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01.12.2015 | Research article | Ausgabe 1/2015 Open Access

BMC Palliative Care 1/2015

Priorities for global research into children’s palliative care: results of an International Delphi Study

BMC Palliative Care > Ausgabe 1/2015
Julia Downing, Caprice Knapp, Mary Ann Muckaden, Susan Fowler-Kerry, Joan Marston, on behalf of the ICPCN Scientific Committee
Wichtige Hinweise

Competing interests

The authors declare that they have no competing interests.

Authors’ contributions

JD was the PI for the study, was involved in study design, data collection, analysis and writing up of the study. CK and SFK helped in the study design and data collection tool as a Co-Chair of the ICPCN Scientific Committee as well as contributing to the manuscript writing. MM and JM were part of the working group for the study and contributed to the design and data collection tool. All authors reviewed the paper and contributed to the final version. All authors read and approved the final manuscript.



There is an urgent need to develop an evidence base for children’s palliative care (CPC) globally, and in particular in resource-limited settings. Whilst the volume of CPC research has increased in the last decade, it has not been focused on countries where the burden of disease is highest. For example, a review of CPC literature in sub Saharan Africa (SSA) found only five peer-reviewed papers on CPC. This lack of evidence is not confined to SSA, but can be seen globally in specific areas, such as an insufficient research and evidence base on the treatment of pain and other symptoms in children. This need for an evidence base for CPC has been recognised for some time, however without understanding the priorities for research in CPC organisations, many struggle with how to allocate scarce resources to research.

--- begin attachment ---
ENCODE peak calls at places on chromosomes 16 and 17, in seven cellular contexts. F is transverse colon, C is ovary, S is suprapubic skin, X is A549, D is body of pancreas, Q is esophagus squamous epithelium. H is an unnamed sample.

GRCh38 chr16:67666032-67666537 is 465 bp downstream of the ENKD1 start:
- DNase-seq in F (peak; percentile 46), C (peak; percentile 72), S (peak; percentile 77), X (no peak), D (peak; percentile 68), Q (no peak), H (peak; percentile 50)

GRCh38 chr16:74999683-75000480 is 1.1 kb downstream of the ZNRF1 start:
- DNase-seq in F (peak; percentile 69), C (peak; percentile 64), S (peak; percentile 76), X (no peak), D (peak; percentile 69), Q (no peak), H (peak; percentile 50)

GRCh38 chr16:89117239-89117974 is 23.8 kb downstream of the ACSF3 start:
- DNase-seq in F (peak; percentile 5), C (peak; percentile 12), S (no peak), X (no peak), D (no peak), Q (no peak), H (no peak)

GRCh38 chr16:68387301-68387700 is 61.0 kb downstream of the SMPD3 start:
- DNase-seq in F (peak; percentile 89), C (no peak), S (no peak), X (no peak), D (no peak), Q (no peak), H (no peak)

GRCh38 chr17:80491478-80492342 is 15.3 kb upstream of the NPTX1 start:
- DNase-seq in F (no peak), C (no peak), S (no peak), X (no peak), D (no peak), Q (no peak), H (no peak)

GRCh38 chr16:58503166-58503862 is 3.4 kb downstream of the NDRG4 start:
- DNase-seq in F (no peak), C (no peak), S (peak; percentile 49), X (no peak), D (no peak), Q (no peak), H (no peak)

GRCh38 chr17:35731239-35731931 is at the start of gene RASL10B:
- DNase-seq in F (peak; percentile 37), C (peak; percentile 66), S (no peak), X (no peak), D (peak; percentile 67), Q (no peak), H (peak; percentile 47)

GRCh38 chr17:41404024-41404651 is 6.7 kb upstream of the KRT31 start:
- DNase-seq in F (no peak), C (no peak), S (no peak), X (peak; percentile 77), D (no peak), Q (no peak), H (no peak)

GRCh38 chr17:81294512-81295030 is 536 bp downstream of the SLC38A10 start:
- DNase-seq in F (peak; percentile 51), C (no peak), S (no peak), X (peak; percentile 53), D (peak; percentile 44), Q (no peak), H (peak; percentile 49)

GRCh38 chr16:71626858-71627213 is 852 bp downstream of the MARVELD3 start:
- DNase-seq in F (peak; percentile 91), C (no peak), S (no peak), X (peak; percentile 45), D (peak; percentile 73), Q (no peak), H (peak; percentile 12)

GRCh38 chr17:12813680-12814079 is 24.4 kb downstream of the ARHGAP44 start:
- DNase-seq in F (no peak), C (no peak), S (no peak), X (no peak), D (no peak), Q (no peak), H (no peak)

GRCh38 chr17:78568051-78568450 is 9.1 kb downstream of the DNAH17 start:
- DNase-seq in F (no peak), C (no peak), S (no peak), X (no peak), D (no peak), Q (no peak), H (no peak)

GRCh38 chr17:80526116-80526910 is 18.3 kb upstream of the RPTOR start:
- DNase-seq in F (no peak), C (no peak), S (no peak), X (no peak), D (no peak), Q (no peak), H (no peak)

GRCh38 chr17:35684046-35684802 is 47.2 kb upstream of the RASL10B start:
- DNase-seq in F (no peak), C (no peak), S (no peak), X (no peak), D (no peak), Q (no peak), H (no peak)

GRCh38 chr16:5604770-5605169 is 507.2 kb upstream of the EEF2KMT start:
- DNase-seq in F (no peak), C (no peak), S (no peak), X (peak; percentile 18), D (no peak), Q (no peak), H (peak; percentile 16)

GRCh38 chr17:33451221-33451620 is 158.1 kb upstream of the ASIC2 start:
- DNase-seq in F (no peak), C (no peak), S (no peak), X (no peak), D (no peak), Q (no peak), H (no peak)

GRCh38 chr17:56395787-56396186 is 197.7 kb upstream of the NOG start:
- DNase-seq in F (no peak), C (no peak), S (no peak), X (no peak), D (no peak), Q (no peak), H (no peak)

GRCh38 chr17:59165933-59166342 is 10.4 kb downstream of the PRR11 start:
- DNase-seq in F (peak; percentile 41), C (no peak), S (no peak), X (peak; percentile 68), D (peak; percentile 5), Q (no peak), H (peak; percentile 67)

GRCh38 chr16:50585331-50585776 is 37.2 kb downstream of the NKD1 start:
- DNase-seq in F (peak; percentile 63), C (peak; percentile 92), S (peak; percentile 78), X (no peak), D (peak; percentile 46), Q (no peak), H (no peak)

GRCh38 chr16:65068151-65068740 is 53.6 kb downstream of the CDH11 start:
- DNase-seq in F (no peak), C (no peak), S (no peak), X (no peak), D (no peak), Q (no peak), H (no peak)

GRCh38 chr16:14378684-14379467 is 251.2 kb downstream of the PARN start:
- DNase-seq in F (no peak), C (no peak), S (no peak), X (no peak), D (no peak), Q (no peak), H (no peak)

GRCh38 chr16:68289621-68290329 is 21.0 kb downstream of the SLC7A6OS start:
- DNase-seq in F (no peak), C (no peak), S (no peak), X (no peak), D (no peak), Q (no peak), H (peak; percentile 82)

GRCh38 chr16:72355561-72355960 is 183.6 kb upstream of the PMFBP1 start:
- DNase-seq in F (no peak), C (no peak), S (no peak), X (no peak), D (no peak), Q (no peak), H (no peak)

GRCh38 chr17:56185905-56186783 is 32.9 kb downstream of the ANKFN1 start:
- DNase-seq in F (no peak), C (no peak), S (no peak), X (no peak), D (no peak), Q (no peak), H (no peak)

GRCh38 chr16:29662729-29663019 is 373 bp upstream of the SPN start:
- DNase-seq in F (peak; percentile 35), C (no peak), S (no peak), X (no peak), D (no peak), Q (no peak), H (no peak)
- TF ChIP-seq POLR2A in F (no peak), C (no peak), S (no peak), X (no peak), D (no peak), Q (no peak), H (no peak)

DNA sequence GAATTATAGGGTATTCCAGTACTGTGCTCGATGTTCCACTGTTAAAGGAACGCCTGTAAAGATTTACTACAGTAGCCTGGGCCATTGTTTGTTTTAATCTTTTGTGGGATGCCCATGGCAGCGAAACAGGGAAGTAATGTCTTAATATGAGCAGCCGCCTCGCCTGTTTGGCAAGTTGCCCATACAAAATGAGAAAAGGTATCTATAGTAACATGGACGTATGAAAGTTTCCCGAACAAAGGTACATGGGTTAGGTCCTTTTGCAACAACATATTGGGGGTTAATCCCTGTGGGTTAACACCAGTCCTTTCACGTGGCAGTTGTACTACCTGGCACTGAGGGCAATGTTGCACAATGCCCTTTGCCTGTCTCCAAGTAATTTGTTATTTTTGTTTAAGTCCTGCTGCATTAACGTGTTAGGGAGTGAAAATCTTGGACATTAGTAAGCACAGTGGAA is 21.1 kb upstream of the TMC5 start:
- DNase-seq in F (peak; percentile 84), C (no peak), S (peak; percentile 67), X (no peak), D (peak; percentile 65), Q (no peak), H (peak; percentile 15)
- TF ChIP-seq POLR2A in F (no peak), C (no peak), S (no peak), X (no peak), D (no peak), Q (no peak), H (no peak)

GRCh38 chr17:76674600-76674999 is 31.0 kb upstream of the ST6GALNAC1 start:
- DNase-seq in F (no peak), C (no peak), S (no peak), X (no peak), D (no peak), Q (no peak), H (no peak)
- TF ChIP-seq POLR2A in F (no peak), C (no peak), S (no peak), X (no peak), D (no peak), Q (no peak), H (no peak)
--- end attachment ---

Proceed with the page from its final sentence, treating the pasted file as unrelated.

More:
The International Children’s Palliative Care Network (ICPCN) undertook a Delphi study between October 2012 and February 2013 in order to identify the global research priorities for CPC. Members of the ICPCN Scientific Committee formed a project working group and were asked to suggest areas of research that they considered to be important. The list of 70 areas for research was put through two rounds of the Delphi process via a web-based questionnaire. ICPCN members and affiliated stakeholders (n = 153 from round 1 and n = 95 from round 2) completed the survey. Participants from SSA were the second largest group of respondents (28.1 % round 1, 24.2 % round 2) followed by Europe.


A list of 26 research areas reached consensus. The top five priorities were: Children’s understanding of death and dying; Managing pain in children where there is no morphine; Funding; Training; and Assessment of the WHO two-step analgesic ladder for pain management in children.


Information from this study is important for policy makers, educators, advocates, funding agencies, and governments. Priorities for research pertinent to CPC throughout the world have been identified. This provides a much needed starting place for the allocation of funds and building research infrastructure. Researchers working in CPC are in a unique position to collaborate and produce the evidence that is needed.
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